alexa Haematological responses of acute nitrite exposure in walleye (Sander vitreus).
Agri and Aquaculture

Agri and Aquaculture

Journal of Aquaculture Research & Development

Author(s): Madison BN, Wang YS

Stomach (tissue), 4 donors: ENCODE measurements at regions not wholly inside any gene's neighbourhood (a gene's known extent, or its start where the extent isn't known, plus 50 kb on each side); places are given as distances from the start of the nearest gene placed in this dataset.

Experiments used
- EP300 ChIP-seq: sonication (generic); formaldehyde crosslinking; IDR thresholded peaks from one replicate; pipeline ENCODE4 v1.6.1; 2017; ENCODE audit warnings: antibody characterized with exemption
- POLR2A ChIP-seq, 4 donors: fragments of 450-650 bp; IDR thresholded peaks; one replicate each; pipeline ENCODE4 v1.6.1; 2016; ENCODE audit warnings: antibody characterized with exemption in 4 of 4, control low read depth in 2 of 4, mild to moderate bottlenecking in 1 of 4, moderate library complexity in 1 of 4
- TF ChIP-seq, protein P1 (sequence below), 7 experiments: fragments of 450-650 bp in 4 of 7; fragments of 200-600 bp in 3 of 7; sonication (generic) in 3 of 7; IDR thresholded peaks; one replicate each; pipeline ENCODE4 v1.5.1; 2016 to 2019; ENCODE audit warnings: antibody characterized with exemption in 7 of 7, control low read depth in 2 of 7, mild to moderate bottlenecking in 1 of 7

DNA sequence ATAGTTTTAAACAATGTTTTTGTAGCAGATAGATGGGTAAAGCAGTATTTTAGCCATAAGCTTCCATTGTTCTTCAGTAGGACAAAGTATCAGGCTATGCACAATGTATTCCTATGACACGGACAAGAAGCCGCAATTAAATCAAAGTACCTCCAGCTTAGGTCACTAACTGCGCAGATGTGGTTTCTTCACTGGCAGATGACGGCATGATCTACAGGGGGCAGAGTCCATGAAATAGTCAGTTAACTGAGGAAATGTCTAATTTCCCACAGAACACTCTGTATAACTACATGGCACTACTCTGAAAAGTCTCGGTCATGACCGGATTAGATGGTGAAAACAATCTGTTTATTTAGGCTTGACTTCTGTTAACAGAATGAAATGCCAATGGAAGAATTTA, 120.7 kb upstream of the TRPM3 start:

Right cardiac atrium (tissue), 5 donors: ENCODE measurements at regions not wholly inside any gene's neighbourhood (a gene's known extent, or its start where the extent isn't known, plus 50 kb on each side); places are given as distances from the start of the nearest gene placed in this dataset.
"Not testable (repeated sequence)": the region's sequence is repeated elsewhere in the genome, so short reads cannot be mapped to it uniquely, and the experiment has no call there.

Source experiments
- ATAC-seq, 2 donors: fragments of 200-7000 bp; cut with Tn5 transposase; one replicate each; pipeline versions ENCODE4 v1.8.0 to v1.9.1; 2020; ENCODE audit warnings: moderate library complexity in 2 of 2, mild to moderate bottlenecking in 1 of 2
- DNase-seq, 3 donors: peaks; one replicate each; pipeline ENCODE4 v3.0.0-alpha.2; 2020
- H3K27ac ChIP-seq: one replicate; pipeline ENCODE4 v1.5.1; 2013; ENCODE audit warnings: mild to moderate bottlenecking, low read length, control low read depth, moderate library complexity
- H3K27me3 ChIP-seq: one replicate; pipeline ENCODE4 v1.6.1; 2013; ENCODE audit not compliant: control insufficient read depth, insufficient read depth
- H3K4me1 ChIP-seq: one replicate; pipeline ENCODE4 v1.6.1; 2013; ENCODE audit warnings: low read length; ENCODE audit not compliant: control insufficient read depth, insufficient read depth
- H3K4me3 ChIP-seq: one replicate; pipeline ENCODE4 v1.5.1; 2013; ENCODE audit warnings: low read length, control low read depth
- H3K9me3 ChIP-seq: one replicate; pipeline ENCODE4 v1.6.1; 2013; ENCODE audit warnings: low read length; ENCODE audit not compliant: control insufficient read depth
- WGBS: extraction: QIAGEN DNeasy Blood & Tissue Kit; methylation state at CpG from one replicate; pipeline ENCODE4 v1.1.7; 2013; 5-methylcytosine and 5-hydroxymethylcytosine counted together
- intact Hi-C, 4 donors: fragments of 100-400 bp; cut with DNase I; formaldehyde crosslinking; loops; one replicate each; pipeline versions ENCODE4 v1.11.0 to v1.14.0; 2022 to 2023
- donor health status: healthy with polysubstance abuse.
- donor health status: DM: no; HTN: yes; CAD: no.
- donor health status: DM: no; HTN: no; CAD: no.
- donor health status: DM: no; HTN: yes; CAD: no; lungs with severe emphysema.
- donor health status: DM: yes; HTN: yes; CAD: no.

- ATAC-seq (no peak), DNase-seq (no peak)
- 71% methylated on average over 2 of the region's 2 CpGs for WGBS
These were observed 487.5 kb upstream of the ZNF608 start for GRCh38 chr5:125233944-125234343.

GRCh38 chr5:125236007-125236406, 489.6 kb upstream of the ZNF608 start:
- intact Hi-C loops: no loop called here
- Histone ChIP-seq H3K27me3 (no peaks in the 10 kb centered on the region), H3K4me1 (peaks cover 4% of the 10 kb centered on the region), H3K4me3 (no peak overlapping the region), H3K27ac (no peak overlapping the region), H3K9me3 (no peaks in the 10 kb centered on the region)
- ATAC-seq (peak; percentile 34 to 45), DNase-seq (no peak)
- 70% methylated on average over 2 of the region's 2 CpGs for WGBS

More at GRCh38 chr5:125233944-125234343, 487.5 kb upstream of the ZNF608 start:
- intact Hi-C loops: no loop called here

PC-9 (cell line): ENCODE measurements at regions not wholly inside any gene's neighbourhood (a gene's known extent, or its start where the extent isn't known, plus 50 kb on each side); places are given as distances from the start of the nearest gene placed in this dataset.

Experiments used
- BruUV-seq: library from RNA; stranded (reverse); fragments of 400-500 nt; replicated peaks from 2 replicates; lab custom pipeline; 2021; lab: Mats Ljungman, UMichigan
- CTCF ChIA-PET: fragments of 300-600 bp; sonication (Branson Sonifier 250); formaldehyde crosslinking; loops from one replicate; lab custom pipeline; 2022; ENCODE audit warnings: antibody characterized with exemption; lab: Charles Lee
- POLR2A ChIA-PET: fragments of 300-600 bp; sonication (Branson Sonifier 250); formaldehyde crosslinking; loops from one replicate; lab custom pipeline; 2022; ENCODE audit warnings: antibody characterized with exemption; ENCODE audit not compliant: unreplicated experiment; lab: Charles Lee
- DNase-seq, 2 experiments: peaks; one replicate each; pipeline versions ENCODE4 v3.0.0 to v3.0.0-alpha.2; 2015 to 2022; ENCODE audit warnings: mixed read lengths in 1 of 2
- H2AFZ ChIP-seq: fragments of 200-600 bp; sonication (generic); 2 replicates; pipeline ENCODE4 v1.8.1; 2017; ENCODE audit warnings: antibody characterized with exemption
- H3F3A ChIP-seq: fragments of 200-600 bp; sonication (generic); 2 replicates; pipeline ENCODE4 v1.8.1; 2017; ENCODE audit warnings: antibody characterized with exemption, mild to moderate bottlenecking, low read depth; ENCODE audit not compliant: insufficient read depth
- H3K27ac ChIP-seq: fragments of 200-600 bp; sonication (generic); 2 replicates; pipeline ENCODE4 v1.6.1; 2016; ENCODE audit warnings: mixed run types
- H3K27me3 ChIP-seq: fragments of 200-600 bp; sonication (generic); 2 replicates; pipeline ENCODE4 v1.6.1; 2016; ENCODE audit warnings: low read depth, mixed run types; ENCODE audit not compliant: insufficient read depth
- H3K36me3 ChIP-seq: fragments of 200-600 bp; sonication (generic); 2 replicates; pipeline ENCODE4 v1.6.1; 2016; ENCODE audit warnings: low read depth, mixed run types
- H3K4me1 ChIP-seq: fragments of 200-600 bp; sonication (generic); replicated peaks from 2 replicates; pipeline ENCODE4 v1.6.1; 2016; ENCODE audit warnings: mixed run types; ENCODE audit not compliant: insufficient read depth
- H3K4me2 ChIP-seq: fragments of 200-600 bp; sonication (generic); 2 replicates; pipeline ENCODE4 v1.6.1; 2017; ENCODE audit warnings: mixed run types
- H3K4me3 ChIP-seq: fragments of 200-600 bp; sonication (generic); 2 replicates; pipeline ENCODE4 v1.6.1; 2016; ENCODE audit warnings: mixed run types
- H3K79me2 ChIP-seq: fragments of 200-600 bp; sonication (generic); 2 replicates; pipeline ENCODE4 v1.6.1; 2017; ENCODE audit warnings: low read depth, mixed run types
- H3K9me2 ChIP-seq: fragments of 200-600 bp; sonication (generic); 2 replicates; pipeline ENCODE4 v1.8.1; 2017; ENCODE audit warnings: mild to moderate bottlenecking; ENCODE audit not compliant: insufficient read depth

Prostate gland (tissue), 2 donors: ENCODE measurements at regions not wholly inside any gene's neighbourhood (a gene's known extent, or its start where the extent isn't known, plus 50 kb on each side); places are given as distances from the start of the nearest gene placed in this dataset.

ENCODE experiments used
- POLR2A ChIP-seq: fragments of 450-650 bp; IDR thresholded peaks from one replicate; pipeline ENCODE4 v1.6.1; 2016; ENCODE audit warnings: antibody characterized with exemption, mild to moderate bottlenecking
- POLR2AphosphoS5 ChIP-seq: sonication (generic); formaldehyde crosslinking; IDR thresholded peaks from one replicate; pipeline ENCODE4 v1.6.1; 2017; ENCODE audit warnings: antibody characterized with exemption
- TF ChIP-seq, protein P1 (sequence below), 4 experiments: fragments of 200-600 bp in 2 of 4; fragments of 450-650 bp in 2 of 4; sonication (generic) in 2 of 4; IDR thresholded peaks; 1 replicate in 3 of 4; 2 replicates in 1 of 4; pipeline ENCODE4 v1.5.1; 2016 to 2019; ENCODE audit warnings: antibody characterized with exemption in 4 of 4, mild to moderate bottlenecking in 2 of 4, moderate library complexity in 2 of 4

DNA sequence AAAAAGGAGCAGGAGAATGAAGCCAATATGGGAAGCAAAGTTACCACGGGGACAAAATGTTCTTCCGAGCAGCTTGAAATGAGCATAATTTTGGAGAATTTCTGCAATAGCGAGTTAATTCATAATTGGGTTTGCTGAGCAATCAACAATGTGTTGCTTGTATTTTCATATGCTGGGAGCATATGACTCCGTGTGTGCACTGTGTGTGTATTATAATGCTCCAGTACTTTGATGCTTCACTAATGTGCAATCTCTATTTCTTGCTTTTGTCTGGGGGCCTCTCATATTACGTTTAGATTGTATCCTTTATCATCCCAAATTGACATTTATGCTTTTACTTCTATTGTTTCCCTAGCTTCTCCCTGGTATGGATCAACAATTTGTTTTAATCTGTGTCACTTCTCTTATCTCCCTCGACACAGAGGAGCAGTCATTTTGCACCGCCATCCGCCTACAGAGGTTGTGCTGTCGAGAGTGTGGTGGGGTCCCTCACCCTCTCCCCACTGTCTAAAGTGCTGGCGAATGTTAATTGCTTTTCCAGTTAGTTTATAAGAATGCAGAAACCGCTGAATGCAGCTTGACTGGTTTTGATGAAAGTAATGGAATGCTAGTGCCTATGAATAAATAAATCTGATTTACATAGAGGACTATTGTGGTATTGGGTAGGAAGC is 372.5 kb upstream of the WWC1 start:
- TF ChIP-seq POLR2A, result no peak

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Abstract Nitrite (NO2-) is a toxic intermediary of the bacterial oxidation of nitrogenous wastes (e.g. ammonia) in an aquatic environment. It becomes most lethal when oxygen becomes limited due to high fish densities or in the presence of high bacterial activity due to waste build-up-both situations commonly found in intensive aquaculture. To date however, little is known about how this toxin affects the physiology of walleye, an intended culture species, particularly in intensive re-circulating systems. This study aims to define threshold concentrations of nitrite that affect haemoglobin-oxygen affinity and carrying capacity in walleye. During in vivo tests, fish (N=20) were subjected to a medium effective concentration (EC50) of nitrite (0.9 mmol L(-1)) for 48 h while the effects of nitrite accumulation on blood properties were measured. The effects of oxygenation state on red blood cell (RBC) nitrite uptake and metHb formation was further investigated by in vitro tonometry. In vitro nitrite exposure to 3 mmol L(-1) resulted in a significantly higher methaemoglobin formation in 50\% air saturated than 100\% air saturated RBCs. Both cell water content and haematocrit decreased with time in 50\% air saturated treatments, whereas total Hb remained constant, suggesting a reduction in RBC volume. Similar effects were observed during 48 h in vivo and in vitro nitrite exposure tests, indicating the reduction in RBC volume likely was not the result of a catecholamine response. Walleye were found to be tolerant to an accumulation of blood-NO2- levels similar to common carp, a highly Mean Cellular Volume (MCV) tolerant species, before succumbing to methaemoglobinemia. The elevated tolerance to nitrite of walleye is a beneficial characteristic for successful rearing in a culture setting, where reduced oxygen and elevated MCV levels are prevalent. The findings from this study may be used in developing guidelines for species-specific management of nitrogenous wastes in aquaculture. This article was published in Aquat Toxicol and referenced in Journal of Aquaculture Research & Development

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